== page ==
NEWS RELEASE – Bryce Bumps His Head now in audiobook.


June 30, 2017

Contact:  Robert D. Calkins, Author, (844) 344-4374

Bryce Bumps His Head now available in audiobook form

Second audiobook in the Sierra the Search Dog series, available on

AudioCoverSierraWEBnologo(Olalla, WA)—Callout Press announced today that Bryce Bumps His Head, the fourth book in the Sierra the Search Dog series, is now available in audiobook form.  Written by Robert D. Calkins and narrated by Christine Lay, Bryce Bumps His Head is a chapter book intended for beginning readers. It’s the story of a search for a missing Girl Scout in which Sierra the Search Dog must save the day…twice.

“Because this book is for beginning readers, parents might wish to buy both the hard copy and audiobook versions,” Calkins said. “Their child can read along with the audiobook, helping them quickly enhance reading skills and build vocabulary.”

Calkins was especially pleased with the narration by Christine Lay.

“Christine has the perfect voice for youngsters,” Calkins said. “I chose her for this project because she comes across as a storyteller rather than a narrator. Christine is able to be casual and friendly, but still models the kind of language skills our children should be hearing.”

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New Math: When 6 x 2 = 113.

I try not to load folks up with too-frequent blog posts, but there’s a development out of Florida that begs for immediate analysis and wider distribution. It’s the case of two boys who went out by themselves on a small boat, got caught up in a big storm, and have never been found. The investigating agency cites egregious errors by all involved, including the parents who waited two hours before calling authorities to report the boys overdue.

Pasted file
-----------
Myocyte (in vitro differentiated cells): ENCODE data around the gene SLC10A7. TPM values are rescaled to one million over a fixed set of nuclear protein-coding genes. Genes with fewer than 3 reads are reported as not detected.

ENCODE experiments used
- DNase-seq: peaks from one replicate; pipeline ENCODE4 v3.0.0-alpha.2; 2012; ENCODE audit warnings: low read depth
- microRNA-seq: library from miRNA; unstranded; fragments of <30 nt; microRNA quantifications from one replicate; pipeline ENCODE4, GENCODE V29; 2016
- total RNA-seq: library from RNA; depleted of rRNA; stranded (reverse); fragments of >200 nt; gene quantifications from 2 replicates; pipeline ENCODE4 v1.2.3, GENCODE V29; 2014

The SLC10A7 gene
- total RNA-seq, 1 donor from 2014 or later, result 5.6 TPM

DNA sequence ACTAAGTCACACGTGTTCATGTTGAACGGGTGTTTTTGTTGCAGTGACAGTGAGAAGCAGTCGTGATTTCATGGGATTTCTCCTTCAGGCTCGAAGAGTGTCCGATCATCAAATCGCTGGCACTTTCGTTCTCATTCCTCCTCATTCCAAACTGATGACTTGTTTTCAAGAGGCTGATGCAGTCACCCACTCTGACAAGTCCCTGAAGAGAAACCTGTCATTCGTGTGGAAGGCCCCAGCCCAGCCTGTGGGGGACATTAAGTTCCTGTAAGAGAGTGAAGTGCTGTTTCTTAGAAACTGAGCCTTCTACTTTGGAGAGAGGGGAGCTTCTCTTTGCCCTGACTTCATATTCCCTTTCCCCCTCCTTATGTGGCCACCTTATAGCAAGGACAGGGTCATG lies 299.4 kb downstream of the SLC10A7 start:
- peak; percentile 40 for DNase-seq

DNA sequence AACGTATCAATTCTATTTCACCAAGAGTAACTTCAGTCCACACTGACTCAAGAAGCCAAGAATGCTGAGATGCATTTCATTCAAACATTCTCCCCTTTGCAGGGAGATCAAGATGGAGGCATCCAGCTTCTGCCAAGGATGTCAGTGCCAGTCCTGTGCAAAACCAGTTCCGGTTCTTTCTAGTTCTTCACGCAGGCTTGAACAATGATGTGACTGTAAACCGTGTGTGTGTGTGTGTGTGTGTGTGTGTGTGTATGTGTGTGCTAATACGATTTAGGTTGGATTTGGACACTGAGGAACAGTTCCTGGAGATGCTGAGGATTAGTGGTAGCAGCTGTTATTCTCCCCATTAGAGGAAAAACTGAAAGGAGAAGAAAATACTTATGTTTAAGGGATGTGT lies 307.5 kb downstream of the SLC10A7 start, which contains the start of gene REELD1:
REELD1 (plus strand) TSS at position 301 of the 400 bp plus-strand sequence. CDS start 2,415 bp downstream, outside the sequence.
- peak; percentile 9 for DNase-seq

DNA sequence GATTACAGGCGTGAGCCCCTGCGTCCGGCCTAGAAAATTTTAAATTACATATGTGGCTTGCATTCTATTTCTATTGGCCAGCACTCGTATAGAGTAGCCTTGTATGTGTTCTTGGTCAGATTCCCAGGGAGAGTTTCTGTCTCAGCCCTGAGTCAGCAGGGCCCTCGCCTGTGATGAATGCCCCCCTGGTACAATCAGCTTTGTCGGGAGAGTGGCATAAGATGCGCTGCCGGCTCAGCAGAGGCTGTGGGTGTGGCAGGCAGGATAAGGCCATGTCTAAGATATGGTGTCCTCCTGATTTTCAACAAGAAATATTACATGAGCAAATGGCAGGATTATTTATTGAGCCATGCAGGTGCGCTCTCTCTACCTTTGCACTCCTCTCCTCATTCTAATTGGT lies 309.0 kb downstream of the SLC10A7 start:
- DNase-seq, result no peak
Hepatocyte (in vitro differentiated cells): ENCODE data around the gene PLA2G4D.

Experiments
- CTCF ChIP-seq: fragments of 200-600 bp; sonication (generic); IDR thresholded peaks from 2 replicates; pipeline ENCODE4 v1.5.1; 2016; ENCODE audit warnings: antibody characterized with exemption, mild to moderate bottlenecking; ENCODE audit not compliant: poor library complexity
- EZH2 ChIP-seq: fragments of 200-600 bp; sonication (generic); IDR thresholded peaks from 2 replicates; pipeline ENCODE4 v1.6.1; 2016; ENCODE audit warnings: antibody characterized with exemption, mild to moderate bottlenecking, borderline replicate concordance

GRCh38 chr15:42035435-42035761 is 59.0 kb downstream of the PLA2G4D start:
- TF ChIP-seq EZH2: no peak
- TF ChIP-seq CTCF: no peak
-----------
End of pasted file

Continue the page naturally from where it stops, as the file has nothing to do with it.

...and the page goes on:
In a land search, such as what Ruger and I do, it’s simple math. If somebody can walk three miles an hour then in two hours they can cover six miles. But that’s six miles in any direction. We seldom know which direction they went. On flat, open ground, a two-hour delay in starting our search gives us an initial search area of 113 square miles. There is no SAR team in the country with enough personnel to cover that kind of ground.

The good news is that in western Washington, it’s hard to walk six miles in any one direction. There are usually trails involved, so we have some idea where to look. If the missing person is off-trail, their pace would slow dramatically and we’d have a better chance of catching up. But the concept remains the same: the sooner we start looking, the less area we have to cover.

There is not an unlimited source of SAR personnel anywhere in the country. Our incident commanders are always making tough choices about probable areas to search, leaving less likely areas to be checked later. If we start searching sooner we can give more detailed (and immediate) coverage to the high-probability areas.

If someone you know to be reliable is overdue, call 911 and get search teams rolling. I’d rather be cancelled half-way to the trailhead than have the person get outside our search area and perish.

That’s also why most SAR volunteers oppose charging for searches, even after the most irresponsible behavior. If people delay calling for fear of getting a bill, we’ll be slower out of the gate and lives will undoubtedly be lost.

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Instant Recall?

I’ve heard it before, but it came up again last week. An assistant instructor at a class saying “I have an instant recall on my dog. I can work it off-lead right next to a busy freeway.”Working a Corner2